Rep. Rooney on the Republican timeline for tax reform

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This is a rush transcript from "Your World," June 7, 2017. This copy may not be in its final form and may be updated.

NEIL CAVUTO, HOST: All right, President Trump having dinner with six GOP lawmakers last night, among them, Florida GOP Congressman Francis Rooney.

Congressman, very good to have you.

REP. FRANCIS ROONEY, R-FLORIDA: Neil, thanks for having me on.

CAVUTO: I wonder whether, because I hadn't seen any prominent tweets today, whether the president is dialing back on them, and that just letting the record and the focus, for example, today on infrastructure, presumably tomorrow, talking about tax cuts and health care reform, whether that is going to be his focus, eschewing all this other stuff?

What do you think?

ROONEY: Well, I don't know.

Trump tweeting is way above my pay grade. But what I can tell is that those agenda items are on the agenda. We need to have the Senate pass the-- some version of the Obama repeal and replacement. We need to get after tax reform and, therefore, get our country moving again.

We have already rolled back a lot of regulations that have hurt business.

CAVUTO: Now, do you know, when the president was outlining this infrastructure plan in Ohio today, are you -- first of all, are you on board with that? It's going to be a lot of money, a trillion dollars over 10 years. He says only $200 million -- I say only -- in government money, the rest sort of leveraged off of that through private initiatives.

Is that doable? Are you -- forget about getting Congress on board. Can Republicans as a group get on board with that?

ROONEY: Well, I'm very familiar with the public-private partnership process.

In our construction business, we have done many of those ourselves. And it's a way to combine the best of the government and the best of private capital. So, I hope we can accomplish it. We have so many needs in our country.

CAVUTO: But, in other words, the idea that you can build off that five times the amount that the government puts in, leverage off of that and use that as money, because if that is the case, you could work that for tax cuts, you could work that for a variety of things, right?

ROONEY: Well, yes.

The way it works is, you will have the public either a lease for the use of the facility, maybe a down payment, and establish the creditworthiness of it. And then you will have a private business put up the capital and borrow the money to build a project and bring it online.

CAVUTO: Congressman, how did the dinner go? One of the things -- and I got a lot of heat for this -- is, I recommended -- I have no problem with the president tweeting.

I think it goes off-topic, and dangerously so, and hurts his general message, when, over last weekend, for example, he criticizes the London mayor in the middle of a shooting spree there, and that the tweets are fine if they have to do with what is working for him and dangerous when it does not, for example, the whole Russia thing.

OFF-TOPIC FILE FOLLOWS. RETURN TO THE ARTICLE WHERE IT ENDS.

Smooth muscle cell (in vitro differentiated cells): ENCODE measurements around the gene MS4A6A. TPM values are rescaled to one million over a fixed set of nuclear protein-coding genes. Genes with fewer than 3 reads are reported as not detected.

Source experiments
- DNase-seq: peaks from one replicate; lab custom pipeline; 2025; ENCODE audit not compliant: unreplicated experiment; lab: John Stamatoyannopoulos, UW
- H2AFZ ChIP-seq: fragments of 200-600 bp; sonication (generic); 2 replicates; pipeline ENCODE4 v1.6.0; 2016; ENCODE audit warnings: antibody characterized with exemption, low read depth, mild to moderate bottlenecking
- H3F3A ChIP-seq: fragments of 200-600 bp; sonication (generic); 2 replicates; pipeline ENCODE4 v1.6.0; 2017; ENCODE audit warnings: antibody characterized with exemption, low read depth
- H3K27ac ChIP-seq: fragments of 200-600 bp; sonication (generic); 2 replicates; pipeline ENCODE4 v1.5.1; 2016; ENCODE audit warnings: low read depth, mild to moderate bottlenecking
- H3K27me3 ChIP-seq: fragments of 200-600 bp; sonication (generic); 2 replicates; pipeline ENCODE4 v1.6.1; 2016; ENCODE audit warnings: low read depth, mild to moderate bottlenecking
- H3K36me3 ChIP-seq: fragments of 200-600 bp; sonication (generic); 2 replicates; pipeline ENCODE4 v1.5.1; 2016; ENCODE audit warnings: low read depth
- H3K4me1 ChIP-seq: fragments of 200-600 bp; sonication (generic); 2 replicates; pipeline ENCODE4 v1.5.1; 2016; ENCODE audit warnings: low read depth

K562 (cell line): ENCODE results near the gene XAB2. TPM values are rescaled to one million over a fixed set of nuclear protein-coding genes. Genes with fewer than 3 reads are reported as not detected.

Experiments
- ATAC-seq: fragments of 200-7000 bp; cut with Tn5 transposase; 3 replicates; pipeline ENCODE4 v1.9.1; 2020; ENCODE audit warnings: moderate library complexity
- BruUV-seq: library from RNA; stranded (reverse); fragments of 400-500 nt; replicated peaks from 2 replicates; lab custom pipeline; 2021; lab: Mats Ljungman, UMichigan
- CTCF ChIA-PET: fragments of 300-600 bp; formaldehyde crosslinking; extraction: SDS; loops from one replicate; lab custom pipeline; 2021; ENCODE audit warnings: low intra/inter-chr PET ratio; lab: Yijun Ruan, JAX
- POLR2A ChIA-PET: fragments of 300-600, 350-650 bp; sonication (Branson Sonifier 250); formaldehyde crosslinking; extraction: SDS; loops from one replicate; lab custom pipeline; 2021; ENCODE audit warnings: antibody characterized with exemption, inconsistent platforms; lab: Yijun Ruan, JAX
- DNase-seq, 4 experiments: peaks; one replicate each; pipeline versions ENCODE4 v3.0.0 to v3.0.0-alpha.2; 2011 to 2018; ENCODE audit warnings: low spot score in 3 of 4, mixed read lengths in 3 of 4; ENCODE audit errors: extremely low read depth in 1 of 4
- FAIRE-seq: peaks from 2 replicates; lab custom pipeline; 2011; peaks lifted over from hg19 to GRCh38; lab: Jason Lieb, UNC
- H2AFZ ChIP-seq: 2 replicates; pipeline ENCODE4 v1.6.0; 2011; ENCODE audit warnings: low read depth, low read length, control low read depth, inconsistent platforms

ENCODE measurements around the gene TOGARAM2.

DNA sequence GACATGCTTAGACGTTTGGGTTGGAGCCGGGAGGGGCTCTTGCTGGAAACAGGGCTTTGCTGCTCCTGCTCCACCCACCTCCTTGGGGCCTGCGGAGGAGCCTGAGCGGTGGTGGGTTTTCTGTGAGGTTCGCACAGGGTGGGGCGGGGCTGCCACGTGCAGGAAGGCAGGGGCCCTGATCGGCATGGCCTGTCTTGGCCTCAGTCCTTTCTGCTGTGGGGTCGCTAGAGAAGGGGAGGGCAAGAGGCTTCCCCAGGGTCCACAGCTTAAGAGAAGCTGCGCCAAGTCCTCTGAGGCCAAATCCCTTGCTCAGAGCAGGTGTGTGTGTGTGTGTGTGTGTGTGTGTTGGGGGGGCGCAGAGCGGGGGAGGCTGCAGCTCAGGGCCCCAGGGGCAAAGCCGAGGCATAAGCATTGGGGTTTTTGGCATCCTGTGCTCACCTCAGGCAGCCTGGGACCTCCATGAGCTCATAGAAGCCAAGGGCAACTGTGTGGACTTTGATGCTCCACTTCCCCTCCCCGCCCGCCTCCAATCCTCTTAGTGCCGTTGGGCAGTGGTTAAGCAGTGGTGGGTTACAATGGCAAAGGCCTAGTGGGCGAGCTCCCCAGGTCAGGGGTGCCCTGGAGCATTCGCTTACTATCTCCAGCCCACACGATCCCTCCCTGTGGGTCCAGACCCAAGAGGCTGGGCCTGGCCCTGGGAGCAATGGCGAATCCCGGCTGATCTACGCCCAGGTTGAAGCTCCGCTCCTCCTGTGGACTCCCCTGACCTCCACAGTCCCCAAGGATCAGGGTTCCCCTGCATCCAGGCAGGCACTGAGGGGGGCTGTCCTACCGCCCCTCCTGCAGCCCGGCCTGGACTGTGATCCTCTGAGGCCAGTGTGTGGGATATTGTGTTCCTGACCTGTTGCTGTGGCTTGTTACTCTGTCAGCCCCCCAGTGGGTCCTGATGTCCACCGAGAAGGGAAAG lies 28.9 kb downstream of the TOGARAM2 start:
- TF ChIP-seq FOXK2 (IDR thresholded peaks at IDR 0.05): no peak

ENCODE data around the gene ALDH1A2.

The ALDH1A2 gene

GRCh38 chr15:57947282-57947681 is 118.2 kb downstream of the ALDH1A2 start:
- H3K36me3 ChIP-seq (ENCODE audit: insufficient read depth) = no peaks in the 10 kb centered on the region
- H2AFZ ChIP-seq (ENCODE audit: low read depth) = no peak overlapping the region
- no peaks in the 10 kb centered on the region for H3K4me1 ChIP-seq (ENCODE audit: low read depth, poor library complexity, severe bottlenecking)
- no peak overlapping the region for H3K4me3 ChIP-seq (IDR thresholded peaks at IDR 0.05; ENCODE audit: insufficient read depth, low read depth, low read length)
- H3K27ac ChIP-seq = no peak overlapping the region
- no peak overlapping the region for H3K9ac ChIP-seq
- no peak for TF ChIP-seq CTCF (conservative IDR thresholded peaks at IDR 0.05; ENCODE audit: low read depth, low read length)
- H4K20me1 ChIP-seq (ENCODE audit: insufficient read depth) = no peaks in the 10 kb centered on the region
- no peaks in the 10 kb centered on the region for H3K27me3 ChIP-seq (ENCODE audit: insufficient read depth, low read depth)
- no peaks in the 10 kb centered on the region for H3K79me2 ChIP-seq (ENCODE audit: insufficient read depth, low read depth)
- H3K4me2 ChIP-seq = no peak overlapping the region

What are your thoughts on that? Did it come up, that issue of focusing on those tweets?

ROONEY: I don't recall that coming up.

What I recall -- most of the dinner, I recall most poignantly, was a robust discussion of the difficult foreign policy situations that the United States is facing around the world and how the president is totally focused, with General McMaster, on reorienting our foreign policy towards a peace through strength, after eight years of a fairly moribund and confusing foreign policy.

CAVUTO: Did the Comey issue come up as well, Congressman? Even when the president argues there's no there there and his people have been saying that, for example, Comey's latest written testimony that they will pounce on tomorrow that the president was not being targeted in an investigation?

Did that come up, if for no other reason that it does distract from some of the things he says he wants to do?

ROONEY: Well, I don't recall that specifically.

But what I do recall specifically is a discussion about all of the Democrat whirlwind noise that is out there in the liberal media trying to distract us from keeping our eye on the ball and doing the things that the people elected him and most of us to try to accomplish.

CAVUTO: Do you have concerns that this could -- the timetable for this could be delayed?

ROONEY: I think the president is pretty firm and resolute that he is going to do the things he told the people he would do.


CAVUTO: Yes, but it's up to you guys, right? He proposes, you guys dispose, right?

ROONEY: Yes. We had a meeting today with the speaker and the leadership focusing on how we move on to tax reform, get the budget first in place so it can be done by reconciliation. And I think that is critical.

Ronald Reagan cut taxes, cut regulations, and stimulated an economy that grew at almost 6 percent for a few years.

CAVUTO: Yes, it's possible. The numbers are there, potentially.

Francis Rooney, thank you. Very good seeing you, sir.

ROONEY: Thank you for having me on, Neil.

CAVUTO: All right.


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